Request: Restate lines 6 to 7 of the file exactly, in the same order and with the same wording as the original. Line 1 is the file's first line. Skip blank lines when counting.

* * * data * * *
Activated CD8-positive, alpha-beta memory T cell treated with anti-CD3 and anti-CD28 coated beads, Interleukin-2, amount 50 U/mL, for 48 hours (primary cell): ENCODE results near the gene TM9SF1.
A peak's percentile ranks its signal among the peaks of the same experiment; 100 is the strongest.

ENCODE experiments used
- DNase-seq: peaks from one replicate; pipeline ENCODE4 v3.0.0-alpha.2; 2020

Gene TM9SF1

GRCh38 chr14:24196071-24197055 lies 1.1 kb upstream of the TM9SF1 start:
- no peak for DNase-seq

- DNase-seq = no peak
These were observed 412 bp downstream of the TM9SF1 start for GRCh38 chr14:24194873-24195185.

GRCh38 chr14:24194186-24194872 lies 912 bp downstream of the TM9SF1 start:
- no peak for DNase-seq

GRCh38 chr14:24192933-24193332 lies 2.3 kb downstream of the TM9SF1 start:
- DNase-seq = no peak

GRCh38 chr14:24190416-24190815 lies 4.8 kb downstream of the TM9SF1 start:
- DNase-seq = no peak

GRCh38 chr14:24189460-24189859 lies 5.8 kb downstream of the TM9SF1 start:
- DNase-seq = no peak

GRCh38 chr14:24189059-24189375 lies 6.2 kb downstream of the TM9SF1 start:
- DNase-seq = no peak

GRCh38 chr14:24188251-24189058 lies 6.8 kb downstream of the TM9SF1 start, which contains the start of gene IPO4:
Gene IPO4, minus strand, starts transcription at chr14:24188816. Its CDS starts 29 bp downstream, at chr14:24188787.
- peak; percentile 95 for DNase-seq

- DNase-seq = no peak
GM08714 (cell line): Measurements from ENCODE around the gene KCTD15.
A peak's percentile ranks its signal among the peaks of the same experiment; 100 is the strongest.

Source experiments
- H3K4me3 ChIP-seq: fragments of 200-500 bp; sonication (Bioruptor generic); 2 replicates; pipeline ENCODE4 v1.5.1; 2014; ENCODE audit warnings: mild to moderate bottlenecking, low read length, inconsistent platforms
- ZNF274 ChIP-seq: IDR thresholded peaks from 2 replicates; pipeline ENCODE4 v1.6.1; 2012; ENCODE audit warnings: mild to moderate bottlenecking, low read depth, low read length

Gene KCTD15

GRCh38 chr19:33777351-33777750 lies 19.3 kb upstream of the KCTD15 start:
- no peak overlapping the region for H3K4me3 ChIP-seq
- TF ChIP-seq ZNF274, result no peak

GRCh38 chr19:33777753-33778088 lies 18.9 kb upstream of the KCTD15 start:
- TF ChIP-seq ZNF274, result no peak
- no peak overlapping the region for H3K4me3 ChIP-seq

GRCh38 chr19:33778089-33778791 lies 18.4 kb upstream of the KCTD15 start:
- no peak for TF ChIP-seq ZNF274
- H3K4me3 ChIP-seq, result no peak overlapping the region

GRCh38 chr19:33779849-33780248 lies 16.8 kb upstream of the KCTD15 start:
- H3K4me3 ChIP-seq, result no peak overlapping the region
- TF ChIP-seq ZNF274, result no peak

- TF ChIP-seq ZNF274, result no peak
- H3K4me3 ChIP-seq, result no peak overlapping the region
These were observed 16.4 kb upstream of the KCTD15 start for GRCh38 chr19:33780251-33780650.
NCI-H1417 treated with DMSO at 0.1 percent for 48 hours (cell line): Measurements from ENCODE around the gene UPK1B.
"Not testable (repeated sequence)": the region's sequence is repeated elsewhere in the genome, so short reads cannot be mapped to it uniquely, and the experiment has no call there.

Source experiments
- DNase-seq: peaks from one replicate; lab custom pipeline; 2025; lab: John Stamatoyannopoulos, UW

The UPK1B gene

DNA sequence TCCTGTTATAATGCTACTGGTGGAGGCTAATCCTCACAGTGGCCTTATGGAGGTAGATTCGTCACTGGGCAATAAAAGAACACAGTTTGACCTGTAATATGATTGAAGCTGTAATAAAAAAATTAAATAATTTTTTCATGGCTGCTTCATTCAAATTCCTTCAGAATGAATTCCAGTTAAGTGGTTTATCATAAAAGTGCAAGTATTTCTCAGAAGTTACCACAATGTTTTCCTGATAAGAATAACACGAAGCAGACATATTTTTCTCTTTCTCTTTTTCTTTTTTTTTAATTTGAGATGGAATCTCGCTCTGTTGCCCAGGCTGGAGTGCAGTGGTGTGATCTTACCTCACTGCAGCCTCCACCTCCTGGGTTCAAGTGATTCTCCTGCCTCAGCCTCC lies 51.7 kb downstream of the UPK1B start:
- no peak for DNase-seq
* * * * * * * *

GRCh38 chr14:24196071-24197055 lies 1.1 kb upstream of the TM9SF1 start:
- no peak for DNase-seq